Every December businesses and general members of the public wait with bated to breath to see what the outcome of the Autumn Statement will be. An element that is regularly addressed in the Autumn Statement each year is stamp duty and the 2014 Autumn Statement proved to be no different. However, understanding what exactly is discussed during the Autumn Statement isn’t always easy, this guide takes a look at the frequently ask questions and attempts to answer them.
What exactly is stamp duty?
Stamp duty isn’t all that difficult to define. It is the charge that arises on the transfer of documents when a property is purchased in the United Kingdom, and actually qualifies as the oldest UK tax. It was first documented for use first back in 1694 and has been a part of the UK property purchasing process ever since.
Who will benefit the most from the new regulations?
When George Osborne stepped forward to deliver the Autumn Statement, it was clear that homebuyers were at the forefront of his mind. He announced that stamp duty would be cut for 98% of homebuyers who are set to pay it. These are big numbers that are designed to kick start home buying in the United Kingdom.
What is the downside of the new regulations?
If you are going to buy a property that costs £937,000 or more, then the Autumn Statement provided less than positive reading. As the new outlines showed that an increased stamp duty would be charged on such properties.
How do I work out which stamp duty band I fall under?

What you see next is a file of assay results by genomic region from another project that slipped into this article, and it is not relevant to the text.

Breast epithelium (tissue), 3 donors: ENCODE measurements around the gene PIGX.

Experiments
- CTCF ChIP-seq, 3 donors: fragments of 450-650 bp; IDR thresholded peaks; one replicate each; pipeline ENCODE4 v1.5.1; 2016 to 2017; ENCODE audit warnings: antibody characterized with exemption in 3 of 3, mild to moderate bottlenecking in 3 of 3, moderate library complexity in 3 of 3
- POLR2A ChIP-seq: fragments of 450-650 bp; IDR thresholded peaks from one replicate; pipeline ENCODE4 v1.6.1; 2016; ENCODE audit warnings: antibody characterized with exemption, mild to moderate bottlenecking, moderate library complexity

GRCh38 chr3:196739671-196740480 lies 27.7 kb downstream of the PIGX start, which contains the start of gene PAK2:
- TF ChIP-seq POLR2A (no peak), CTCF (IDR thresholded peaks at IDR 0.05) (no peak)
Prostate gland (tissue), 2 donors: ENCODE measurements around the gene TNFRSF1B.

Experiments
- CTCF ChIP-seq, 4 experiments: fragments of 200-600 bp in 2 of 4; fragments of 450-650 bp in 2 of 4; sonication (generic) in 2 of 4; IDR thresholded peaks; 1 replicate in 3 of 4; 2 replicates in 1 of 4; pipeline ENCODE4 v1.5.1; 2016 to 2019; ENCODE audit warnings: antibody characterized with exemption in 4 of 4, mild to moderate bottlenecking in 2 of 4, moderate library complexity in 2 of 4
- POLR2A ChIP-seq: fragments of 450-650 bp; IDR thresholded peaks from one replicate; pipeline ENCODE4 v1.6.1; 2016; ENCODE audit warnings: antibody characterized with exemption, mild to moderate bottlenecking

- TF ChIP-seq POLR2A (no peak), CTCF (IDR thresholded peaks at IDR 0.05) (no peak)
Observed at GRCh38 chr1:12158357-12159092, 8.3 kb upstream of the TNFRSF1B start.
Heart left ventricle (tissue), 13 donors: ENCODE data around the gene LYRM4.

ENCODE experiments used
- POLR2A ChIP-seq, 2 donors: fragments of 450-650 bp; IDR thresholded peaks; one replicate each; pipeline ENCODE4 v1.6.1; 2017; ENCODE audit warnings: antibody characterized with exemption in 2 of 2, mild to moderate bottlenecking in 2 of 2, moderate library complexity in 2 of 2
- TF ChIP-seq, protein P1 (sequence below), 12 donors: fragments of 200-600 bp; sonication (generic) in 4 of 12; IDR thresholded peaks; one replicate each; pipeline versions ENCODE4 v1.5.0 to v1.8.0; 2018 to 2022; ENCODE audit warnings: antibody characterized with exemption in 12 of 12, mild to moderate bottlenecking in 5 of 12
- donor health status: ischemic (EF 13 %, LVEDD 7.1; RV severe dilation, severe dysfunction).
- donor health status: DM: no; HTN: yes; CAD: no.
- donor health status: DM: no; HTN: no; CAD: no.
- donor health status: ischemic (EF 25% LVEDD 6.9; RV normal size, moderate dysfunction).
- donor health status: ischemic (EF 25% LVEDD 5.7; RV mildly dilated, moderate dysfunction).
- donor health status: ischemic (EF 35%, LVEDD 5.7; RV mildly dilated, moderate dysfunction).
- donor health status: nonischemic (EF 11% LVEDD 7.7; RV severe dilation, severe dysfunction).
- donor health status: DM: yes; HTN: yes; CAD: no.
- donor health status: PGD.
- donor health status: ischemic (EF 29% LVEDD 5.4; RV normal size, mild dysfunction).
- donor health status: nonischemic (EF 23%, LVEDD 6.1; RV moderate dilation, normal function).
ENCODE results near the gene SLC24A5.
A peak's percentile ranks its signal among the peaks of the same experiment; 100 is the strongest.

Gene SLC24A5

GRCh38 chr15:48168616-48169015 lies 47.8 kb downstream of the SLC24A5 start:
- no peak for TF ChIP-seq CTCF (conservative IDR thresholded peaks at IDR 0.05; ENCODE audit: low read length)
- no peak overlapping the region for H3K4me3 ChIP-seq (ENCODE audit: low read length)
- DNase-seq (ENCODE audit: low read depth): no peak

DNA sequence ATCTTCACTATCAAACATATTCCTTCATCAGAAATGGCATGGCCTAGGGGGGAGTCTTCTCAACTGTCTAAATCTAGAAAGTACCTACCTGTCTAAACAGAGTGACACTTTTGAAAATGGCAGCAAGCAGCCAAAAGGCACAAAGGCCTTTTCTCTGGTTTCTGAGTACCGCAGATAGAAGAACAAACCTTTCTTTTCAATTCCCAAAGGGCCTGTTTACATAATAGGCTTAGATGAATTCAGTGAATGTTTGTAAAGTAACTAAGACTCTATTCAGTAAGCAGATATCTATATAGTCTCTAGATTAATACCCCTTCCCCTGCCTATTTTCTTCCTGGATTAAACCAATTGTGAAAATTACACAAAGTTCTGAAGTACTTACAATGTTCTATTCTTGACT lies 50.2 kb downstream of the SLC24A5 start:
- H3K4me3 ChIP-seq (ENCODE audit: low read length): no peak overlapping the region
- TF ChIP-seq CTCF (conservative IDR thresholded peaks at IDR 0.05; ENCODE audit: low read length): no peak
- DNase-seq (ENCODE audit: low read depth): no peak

The stamp duty bands announced during the 2014 Autumn Statement are as follows:
Should you be struggling with your stamp duty calculations then HMRC has provided a free online calculator which can be found on their website.
Why was a new stamp duty set up deemed necessary?
The “slab system” had been critically panned for its questionable focus. It didn’t start issuing charges until £125,000 and had a tendency to hurt those who were new to the property ladder the most out of everyone. It was considered a factor in the stalling property market and was something that needed to be addressed sooner rather than later.
Does stamp duty apply to me?
If you live the UK then there is no way to work around stamp duty. If you want to purchase a property that is valued over a certain amount then you will have to pay it. However, from April 2015 Scottish residents will be subjected to their own stamp duty regulations.
How can I find out more information about stamp duty?
Stamp duty is a government issued tax and directive, hence its inclusion in the Autumn Statement. If you feel that you need more information about stamp duty then log on to either the HMRC official website or GOV.UK.
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Alexander Bowring is a London based writer and a Southampton Solent University Screenwriting graduate. He has worked alongside TV personality and Telegraph feature writer Alison Cork, whilst also having produced content for ITV, This Morning, Canvas8, Who’s Jack, Alison at Home, and Bonallack & Bishop Solicitors. Having a keen interest in investments.